Topic 12 and february for china january gulf issue month that last
Topic 13 market dollar that had and will exchange system currency west
Topic 14 dlrs quarter share for company earnings year per and fiscal
Topic 15 billion mln tax year profit credit marks francs net pct
Topic 16 usair inc twa reuter trust air department chemical diluted piedmont
Topic 17 and will union spokesman not two that reuter security port
Topic 18 offer share tender shares that general and gencorp dlrs not
Topic 19 and company for that board proposal group made directors proposed
Topic 20 that japan japanese and world industry government for told officials
Topic 21 american analysts and that analyst chrysler shearson express stock not
Topic 22 loss profit mln reuter cts net shr dlrs qtr year
Topic 23 mln dlrs and assets for dlr operations year charge reuter
Topic 24 mln net cts shr revs dlrs qtr year oper reuter
Topic 25 cts april reuter div pay prior record qtly march sets
Topic 26 dividend stock split for two reuter march payable record april
Topic 27 oil and prices crude for energy opec petroleum production bpd
Topic 28 agreement for development and years program technology reuter conditions agreed
Topic 29 and foreign that talks for international industrial exchange not since
Topic 30 corp inc acquisition will company common shares reuter stock purchase
Table 2: Top 10 words for each topics learned from LDA with traditional SVI.
Topic 1 oil and that prices for petroleum dlrs energy crude field
Topic 2 pct and that rate market banks term rates this will
Topic 3 billion and pct mln group marks sales year capital rose
Topic 4 and saudi oil gulf that arabia december minister prices for
Topic 5 and dlrs debt for brazil southern mln will medical had
Topic 6 and grain that will futures for program farm certificates agriculture
Topic 7 bank banks rate and pct interest rates for foreign banking
Topic 8 and union for national seamen california port security that strike
Topic 9 and trade that for dollar deficit gatt not exports economic
Topic 10 and financial for sale inc services reuter systems agreement assets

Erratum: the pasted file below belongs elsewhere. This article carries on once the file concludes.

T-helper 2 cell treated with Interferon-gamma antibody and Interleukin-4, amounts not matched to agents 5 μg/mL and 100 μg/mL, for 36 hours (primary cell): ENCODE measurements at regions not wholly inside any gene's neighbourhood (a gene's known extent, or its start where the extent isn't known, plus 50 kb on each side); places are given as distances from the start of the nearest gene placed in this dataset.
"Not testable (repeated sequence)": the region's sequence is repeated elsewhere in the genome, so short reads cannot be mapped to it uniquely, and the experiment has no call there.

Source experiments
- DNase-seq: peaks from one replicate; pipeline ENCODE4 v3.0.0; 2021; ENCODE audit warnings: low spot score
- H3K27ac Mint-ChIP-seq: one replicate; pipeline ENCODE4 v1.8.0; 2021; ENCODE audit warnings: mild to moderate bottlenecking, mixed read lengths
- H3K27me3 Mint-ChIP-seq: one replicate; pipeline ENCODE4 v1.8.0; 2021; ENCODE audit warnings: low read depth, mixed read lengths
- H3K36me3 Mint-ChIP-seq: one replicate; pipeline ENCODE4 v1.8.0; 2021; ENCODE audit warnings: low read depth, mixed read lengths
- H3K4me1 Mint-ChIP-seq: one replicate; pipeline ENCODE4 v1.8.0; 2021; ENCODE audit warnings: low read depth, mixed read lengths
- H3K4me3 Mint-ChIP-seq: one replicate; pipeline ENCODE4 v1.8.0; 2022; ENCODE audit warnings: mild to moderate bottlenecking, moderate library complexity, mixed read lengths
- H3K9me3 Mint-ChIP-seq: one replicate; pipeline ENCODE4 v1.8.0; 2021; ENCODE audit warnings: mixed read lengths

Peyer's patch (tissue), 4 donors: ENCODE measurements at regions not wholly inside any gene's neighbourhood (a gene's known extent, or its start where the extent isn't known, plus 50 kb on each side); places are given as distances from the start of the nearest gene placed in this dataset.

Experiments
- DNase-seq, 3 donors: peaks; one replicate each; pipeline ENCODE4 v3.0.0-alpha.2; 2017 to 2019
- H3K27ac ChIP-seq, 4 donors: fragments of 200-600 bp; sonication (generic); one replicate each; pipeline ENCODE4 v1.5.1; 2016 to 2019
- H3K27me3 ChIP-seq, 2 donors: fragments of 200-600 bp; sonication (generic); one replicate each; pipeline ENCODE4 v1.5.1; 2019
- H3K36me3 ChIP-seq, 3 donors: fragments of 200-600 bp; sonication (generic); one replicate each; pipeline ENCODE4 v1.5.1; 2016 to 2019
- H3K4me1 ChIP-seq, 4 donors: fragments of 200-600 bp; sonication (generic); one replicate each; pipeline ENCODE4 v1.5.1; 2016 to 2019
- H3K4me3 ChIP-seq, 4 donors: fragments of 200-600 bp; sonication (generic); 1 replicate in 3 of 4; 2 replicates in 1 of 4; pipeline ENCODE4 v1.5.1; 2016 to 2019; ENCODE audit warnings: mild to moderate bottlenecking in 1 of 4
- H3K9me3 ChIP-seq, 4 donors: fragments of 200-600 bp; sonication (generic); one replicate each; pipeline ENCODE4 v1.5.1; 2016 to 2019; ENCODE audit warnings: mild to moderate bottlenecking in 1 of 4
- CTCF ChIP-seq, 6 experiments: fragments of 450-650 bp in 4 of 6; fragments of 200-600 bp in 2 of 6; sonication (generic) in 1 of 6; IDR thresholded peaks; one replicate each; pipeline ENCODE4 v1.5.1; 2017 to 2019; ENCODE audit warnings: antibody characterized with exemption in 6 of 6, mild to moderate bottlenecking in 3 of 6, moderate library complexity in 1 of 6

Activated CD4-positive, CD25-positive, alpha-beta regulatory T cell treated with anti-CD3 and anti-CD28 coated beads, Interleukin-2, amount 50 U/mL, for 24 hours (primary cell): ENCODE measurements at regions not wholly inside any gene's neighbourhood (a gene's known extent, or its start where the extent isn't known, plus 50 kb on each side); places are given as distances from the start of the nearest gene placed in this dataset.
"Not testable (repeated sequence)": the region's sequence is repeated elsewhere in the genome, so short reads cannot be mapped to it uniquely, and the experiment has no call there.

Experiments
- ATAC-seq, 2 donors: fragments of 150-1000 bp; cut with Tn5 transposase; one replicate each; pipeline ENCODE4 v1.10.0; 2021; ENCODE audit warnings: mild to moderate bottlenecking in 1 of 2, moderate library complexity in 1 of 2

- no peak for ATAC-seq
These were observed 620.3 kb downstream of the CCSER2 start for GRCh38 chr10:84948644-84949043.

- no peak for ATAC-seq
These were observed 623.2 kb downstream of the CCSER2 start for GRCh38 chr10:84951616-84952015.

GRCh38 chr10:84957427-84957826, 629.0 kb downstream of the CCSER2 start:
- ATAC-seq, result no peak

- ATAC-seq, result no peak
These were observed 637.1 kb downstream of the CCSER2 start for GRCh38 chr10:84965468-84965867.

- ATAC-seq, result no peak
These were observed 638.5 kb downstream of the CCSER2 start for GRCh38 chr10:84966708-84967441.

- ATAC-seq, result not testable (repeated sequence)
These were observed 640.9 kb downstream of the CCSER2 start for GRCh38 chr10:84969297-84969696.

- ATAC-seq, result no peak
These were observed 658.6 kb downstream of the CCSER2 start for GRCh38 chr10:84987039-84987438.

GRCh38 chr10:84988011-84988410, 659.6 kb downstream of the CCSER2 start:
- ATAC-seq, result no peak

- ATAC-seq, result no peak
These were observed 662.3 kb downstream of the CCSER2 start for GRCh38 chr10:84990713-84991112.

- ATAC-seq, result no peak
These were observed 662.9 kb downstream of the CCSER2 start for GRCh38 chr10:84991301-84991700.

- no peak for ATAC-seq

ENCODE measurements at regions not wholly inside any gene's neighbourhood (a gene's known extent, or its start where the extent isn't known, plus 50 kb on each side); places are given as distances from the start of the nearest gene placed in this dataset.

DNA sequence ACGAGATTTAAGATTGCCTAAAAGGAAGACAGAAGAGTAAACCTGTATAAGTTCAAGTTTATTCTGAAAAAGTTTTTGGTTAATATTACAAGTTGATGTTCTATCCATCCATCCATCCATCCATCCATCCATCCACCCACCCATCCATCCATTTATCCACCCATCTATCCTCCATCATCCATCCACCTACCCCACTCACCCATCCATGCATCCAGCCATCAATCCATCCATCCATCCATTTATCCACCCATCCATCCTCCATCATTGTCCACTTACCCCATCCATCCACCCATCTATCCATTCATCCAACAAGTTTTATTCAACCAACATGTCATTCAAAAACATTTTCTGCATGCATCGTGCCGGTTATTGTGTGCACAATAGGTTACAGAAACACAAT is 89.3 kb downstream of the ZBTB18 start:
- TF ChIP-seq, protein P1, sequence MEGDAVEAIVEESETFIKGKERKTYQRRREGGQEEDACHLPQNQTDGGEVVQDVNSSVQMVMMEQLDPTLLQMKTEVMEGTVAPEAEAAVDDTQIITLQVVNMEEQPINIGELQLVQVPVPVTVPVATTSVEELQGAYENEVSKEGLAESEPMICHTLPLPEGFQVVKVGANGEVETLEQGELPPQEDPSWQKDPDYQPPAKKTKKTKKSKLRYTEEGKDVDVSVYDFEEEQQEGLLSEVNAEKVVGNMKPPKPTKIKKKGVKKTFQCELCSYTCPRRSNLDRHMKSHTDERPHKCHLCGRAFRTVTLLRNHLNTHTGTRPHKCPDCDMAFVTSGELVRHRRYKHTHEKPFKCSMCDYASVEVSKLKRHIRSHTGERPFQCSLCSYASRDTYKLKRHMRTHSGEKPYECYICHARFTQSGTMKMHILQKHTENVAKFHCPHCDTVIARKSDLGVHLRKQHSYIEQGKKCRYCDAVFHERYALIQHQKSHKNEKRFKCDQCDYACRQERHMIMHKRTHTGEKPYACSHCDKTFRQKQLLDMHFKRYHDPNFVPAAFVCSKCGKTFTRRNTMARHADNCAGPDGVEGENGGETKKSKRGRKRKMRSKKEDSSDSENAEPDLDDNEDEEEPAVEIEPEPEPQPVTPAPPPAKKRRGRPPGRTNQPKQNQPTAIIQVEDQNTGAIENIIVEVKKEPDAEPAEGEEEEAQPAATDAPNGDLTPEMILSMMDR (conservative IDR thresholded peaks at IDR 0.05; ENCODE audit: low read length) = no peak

Topic 11 dollar and for yen mark march that dealers sterling market
Topic 12 and for south unit equipment reuter two will state corp
Topic 13 and firm stock company will for pct not share that
Topic 14 and world that talks economic official for countries system monetary
Topic 15 and gencorp for offer general company partners that dlrs share
Topic 16 mln canada canadian stg and pct will air that royal
Topic 17 usair and twa that analysts not for pct analyst piedmont
Topic 18 and that for companies not years study this areas overseas
Topic 19 trade and bill for house that reagan foreign states committee
Topic 20 company dlrs offer stock and for corp share shares mln
Topic 21 dlrs year and quarter company for earnings will tax share
Topic 22 mln cts net loss dlrs profit reuter shr year qtr
Topic 23 exchange paris and rates that treasury baker allied for western
Topic 24 and shares inc for group dlrs pct offer reuter share
Topic 25 merger and that pacific texas hughes baker commerce for company
Topic 26 and american company subsidiary china french reuter pct for owned
Topic 27 japan japanese and that trade officials for government industry pact
Topic 28 oil opec mln bpd prices production ecuador and output crude
Topic 29 and that had shares block for mln government not san
Topic 30 mln pct and profits dlrs year for billion company will
Table 3: Top 10 words for each topics learned from LDA with DM-SVI.

The sampling time in seconds for the R8 dataset is listed in Table 4. There are 5485 training documents. The first row in the table shows the sampling time for different mini-batch sizes k and different versions of k-DPP sampling. In practice, we use the original implementation from [23] with . To compare with the traditional k-DPP, we listed the elapsed time with [19]. The last row shows the running time per local LDA update, excluding sampling.

Size k = 10 k =30 k=50 k=80
Fast k-DPP 0.001 0.0139 0.0541 0.2199
k-DPP 0.0098 0.1468 0.6438 2.6698
LDA 0.8777 1.2530 1.6414 2.2312
Table 4: Sampling time (in sec) for LDA on the R8 dataset with different mini-batch sizes.

The computational time for training a neural network highly depends on the network structure and implementation details. For example, when using only one softmax layer as in the flower experiment, the cost per gradient step is in the milliseconds. In this setup, k-DPP is not effective from a runtime perspective, but still results in better final classification accuracies. However, the cost for each gradient step for a simple 5 layer NN as in the MNIST experiment with

is 1.294 seconds. In the latter case, this time is comparable to k-DPP sampling (0.7941 sec) see Table 5. We thus expect our methods to benefit expensive models and imbalanced training datasets more.

Size k = 10 k =100 k=200
Fast k-DPP 0.0012 0.7941 5.4216
NN cost 0.166948 1.29452 2.64811
Table 5: Five Layer NN trained on MNIST with different mini-batch sizes. Top row: sampling time (in sec) using the fast k-DPP approach. Bottom row: run time for each update step (excluding mini-batch sampling).
(a) Original
(b) w=0
(c) w=0.1
(d) w=0.3
(e) w=0.5
(f) w=0.7
(g) w=0.9
(h) w=1
Figure 11: The frequency of images in each class for Oxford Flower dataset, with .

Figure 11 shows the bar plots of the frequency of images in each class for Oxford Flower dataset using the number of classes as the mini-batch size. With this setting, we can see that when , DM-SGD is equivalent to StS.